Saturday, July 18, 2009


Michael McCoy and Sue Martines J.D.

It’s always been said that a jury of one’s peers will generate the most authentic outcome, although some would say, the most severe. Honesty can hurt. Just ask the manager of a 70-year-old supermarket chain who got fired, or at the least transferred, over refusing to exchange a $4 watermelon.

One disgruntled customer taking the real story to the social network of Twitter, Facebook, and other online resources, and the wheels of justice begin to really get rolling. Ask a friend, a neighbor, or colleague, how it would feel to have their spouse humiliated over a $4 purchase from a merchant who prides themselves on “customer convenience,” and they’ll tell you they’ll stop shopping there. But previously the buck would stop there.

Enter social networking. Now, with a brief description of your experience, and a request for action to your “network,” and the emails and calls to the store start flooding in. What retailer in their right mind is going to ignore an outpouring of negative responses from the very customer base it claims to hold dear?! And in a market where your existing customers are ever-more valuable.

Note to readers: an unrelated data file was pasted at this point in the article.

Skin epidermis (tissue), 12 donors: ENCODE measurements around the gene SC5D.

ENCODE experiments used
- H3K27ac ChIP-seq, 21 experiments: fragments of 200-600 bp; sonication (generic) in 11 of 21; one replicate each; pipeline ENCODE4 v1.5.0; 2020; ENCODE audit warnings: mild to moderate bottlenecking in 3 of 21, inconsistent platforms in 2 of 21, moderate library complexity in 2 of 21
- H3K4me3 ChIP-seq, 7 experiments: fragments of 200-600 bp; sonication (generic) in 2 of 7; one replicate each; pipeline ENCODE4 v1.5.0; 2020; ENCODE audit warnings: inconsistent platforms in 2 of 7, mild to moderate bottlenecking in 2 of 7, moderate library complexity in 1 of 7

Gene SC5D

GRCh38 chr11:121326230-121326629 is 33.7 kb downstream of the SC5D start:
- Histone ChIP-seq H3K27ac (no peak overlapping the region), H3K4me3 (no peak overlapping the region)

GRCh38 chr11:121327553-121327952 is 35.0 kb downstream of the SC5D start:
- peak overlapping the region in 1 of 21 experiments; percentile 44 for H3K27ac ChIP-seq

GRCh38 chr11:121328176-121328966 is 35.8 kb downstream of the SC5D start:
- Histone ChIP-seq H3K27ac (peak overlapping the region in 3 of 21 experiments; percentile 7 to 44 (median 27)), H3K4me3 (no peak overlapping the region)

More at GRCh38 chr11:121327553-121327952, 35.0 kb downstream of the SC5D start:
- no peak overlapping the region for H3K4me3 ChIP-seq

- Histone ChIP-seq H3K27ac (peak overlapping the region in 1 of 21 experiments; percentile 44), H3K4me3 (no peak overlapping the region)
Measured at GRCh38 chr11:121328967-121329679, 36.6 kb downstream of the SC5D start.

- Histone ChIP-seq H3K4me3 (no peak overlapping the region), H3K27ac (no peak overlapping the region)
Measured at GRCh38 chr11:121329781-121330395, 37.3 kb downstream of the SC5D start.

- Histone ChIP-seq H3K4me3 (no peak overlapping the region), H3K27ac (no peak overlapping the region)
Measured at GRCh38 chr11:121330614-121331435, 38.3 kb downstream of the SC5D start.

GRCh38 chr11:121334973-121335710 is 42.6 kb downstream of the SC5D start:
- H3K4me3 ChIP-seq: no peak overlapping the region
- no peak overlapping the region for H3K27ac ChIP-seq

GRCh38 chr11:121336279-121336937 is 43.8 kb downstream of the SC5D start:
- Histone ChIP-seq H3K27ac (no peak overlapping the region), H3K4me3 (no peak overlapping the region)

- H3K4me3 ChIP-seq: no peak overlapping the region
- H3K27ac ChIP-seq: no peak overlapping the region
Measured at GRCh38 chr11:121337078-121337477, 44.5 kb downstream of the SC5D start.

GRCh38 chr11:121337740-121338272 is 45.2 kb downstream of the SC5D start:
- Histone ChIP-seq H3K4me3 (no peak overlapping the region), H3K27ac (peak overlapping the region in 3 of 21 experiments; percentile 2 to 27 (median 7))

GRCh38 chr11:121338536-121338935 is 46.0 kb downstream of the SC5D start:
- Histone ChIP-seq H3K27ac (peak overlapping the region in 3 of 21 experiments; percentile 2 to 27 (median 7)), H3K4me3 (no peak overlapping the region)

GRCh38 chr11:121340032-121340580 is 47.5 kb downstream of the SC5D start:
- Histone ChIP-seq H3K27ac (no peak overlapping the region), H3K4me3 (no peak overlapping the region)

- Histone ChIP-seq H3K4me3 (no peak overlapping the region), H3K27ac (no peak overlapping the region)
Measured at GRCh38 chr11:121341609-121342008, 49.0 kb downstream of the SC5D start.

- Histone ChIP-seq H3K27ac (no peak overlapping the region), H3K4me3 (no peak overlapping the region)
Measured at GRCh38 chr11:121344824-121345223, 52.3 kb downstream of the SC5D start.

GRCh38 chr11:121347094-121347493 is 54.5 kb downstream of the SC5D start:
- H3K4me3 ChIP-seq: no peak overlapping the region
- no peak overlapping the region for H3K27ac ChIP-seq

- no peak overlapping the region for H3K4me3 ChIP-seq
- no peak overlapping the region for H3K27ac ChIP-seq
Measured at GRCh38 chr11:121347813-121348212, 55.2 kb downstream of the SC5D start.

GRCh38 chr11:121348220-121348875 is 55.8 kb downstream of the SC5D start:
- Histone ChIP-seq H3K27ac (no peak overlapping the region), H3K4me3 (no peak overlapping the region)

This retailer didn’t ignore it. The customer’s been advised that neither he, nor the rest of the “network” will ever have to deal with that manager again. Click, type, action – results. The following quote is the response from the store director after a week long social networking campaign:

“I am not able to discuss details, just that you will not have to deal with the manager that caused you and your wife the problem. As I said before, we take customer service issues very seriously, and I hope to see you and your family back at XXXXX soon.”
Store Director

It’s not a stretch to wonder, when it comes to social networking, what’s next – influence global politics? Reunite estranged families? Shift the buying habits of a nation? On some of these perhaps, the jury is still out, but for this particular store manager, the verdict was clear. Guilty by a jury of his peers.

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Friday, July 17, 2009

Twitter hack